Financial corruption and internal conflicts in Ramallah government

Discussion in 'Israel and Palestine' started by P F Tinmore, Apr 28, 2012.

  1. P F Tinmore
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    P F Tinmore Platinum Member

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    RAMALLAH,(PIC)-- Conflicts and differences are plaguing the unconstitutional Fayyad's government and Fatah authority in Ramallah over decision-making positions.

    Mashour Abu Daka, Palestinian Authority's Minister of Communications and Information Technology, resigned after he had accused the PA Attorney General of being involved in illegal censorship of several Websites.

    It is believed that Abu Daka’s resignation is related to his role in exposing the Palestinian Authority’s censorship of websites critical of Mahmoud Abbas. "Blocking websites is against the public interest" Daka said, adding that there is no Palestinian law that permits Web censorship and the attorney general knows it.

    Multiple sources confirmed that Abed Rabu-Fayyad's team, is still pressing on Abbas to adopt the team's vision using western financial support, pointing out that there is a hidden conflict between both teams with an American, European and Zionist intervention.

    Fayyad's government, which always claimed transparency, has passed through many bad times where many of its ministers had resigned and others tried for corruption. This is what happened with the ministers of agriculture and economy, and now the Foreign Minister, Reyadh al-Maliki is being investigated.

    Financial corruption and internal conflicts in Ramallah government
     
  2. JStone
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    In Gaza, Hamas Rule Has Not Turned Out As Many Expected :badgrin: :clap2:

    GAZA CITY — The housing stipends, promised by Hamas social workers after much of Umm Mohammed’s neighborhood was demolished in an Israeli military assault three years ago, never came. The water barrels pledged by municipal authorities seemed to go only to Hamas cadres. Electricity is a rarity.

    And as Israeli airstrikes targeting Palestinian militants pounded the Gaza Strip last month, the housewife said, the enclave’s Hamas rulers watched from “their chairs” — lingo here for cushy seats of power.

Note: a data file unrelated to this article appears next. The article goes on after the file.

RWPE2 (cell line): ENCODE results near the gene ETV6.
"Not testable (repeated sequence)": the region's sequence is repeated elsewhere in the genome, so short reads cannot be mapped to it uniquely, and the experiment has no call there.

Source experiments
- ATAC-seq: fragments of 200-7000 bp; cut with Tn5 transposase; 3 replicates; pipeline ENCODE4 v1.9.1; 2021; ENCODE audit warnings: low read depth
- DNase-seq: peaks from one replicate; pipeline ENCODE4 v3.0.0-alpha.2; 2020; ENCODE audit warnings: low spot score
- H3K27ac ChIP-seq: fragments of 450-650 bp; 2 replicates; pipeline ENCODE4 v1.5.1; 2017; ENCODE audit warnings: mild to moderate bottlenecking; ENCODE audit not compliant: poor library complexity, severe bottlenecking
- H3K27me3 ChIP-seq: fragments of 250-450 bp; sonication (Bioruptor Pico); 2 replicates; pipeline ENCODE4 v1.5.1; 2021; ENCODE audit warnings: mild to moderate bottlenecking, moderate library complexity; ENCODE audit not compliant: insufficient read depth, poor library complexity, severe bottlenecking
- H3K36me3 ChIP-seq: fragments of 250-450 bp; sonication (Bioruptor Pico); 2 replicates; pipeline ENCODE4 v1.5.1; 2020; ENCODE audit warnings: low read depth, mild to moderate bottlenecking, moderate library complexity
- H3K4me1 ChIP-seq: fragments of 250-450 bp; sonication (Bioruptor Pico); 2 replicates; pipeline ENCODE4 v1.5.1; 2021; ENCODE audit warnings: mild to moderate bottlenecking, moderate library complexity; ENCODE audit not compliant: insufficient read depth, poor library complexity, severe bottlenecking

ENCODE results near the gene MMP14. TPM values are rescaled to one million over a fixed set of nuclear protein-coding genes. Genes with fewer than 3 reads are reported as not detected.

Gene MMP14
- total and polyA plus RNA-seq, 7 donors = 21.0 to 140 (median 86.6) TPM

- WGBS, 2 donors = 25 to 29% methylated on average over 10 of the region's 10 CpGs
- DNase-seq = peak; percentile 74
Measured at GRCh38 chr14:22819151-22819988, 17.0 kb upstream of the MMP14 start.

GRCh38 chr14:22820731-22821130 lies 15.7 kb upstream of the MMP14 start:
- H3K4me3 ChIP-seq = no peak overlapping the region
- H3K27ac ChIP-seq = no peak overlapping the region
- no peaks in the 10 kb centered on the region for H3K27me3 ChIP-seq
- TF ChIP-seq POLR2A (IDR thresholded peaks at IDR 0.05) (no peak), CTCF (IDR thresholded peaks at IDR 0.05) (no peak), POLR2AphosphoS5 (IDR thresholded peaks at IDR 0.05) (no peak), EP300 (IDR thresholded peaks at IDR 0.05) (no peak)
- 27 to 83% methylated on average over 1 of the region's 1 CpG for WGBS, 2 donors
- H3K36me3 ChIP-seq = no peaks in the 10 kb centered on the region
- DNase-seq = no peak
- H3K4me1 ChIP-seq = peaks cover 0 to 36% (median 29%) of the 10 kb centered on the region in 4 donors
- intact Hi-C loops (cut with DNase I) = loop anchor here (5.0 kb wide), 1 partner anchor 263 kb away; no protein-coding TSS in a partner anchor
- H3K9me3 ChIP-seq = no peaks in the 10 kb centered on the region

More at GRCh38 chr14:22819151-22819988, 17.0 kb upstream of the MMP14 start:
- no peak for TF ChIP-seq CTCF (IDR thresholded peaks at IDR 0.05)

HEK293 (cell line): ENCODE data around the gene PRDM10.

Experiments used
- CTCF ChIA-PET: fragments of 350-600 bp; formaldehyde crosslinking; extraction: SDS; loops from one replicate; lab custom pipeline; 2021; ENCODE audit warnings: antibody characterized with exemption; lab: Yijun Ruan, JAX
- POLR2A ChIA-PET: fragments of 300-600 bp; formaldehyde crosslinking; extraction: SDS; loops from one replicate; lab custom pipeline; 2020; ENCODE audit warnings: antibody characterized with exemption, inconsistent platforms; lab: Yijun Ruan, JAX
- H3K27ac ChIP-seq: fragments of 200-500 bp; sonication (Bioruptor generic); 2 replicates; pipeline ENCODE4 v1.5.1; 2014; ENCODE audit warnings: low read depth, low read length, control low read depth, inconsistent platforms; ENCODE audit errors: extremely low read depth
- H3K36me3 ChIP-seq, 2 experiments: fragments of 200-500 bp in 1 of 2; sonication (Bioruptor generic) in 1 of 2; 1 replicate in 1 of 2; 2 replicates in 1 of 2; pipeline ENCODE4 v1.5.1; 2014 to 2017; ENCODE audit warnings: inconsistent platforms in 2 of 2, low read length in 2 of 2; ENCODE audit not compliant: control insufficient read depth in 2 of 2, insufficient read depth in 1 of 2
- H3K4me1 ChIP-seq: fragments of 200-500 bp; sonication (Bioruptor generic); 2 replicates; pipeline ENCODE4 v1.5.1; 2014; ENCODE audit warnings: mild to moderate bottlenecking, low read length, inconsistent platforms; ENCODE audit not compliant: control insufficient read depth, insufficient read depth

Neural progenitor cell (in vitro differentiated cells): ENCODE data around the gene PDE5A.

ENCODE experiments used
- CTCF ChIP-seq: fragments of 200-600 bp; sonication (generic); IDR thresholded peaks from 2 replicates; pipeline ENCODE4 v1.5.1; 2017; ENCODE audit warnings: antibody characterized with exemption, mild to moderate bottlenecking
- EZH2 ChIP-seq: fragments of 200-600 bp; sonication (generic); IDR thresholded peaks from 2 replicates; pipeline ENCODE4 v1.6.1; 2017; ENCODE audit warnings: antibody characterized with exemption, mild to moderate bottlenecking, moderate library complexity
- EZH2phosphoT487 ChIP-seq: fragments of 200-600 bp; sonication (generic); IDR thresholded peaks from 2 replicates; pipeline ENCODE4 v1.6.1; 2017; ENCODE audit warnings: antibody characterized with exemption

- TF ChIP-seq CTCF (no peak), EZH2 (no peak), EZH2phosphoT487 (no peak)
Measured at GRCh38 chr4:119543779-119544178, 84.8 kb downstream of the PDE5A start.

“They say they are the resistance against the enemy,” said Umm Mohammed, 26, bouncing a baby on her knee. “Where is the resistance?”

    The militant Islamist movement surged to a surprise victory in Palestinian elections in 2006 with promises of clean governance and a reputation for terrorist tactics against Israel, which had withdrawn from Gaza the year before. But after five years of Hamas administration, many in this besieged strip say it has lived up to neither. Hamas is fast losing popularity, and recent surveys indicate that it would not win if elections were held in Gaza today

    Ideology aside, the Hamas that won control of this Mediterranean strip, isolated by an economic siege and hobbled by 30 percent unemployment, no longer looks the same to many Gazans. It secured once-lawless streets, as promised. But hopes of Islam-guided fairness and an end to the graft that had tainted the tenure of the secular Fatah party have turned to widespread griping about Hamas corruption and patronage.

    Hamas has hired more than 40,000 civil servants, and analysts say the top tiers are filled by loyalists. Members of the Hamas elite are widely thought to have enriched themselves through investment in the dusty labyrinth of smuggling tunnels beneath the border with Egypt and taxes on the imported goods. That money has been channeled into flashy cars and Hamas-owned businesses that only stalwarts get a stake in, critics say.

    Street-level umbrage has risen in recent months alongside tax increases and a crippling power crisis that has caused 18-hour blackouts and gas station lines that snake around corners. It began after Egypt stopped providing subsidized fuel for vehicles and Gaza’s sole power plant through the tunnels. Analysts — and ordinary Gazans — say the crisis has been prolonged by Hamas’s refusal to import pricier fuel through an Israeli-controlled crossing.

    Authoritarianism has come more in the form of quashed dissent and arrests of perceived political opponents, actions that even Hamas supporters concede have cost the group support.

    “We became like a police state,” said Ahmed Yousef, a former adviser to Hamas Prime Minister Ismail Haniyeh. “They became scared of any rally or demonstration.”

    That leaves Abu Khaled, an unemployed former shopkeeper, to seethe in his 11th-floor apartment in Gaza City. Khaled, 55, said he voted for Hamas because it promised change and justice, which he figured meant there would be jobs.

    But only those who “pray in a Hamas mosque” get work, he said, adding that the movement’s leaders look as though they have gotten comfortable with their mini-state and have forgotten about fighting for Palestinian independence.

    “We used to take taxis, now we walk. We were eating, now we are not. We must admit, things changed — but for the worse,” Khaled said wryly, speaking through coils of cigarette smoke. “Hamas is controlling us. They are responsible for us.”
    In Gaza, Hamas rule has not turned out as many expected - The Washington Post
     

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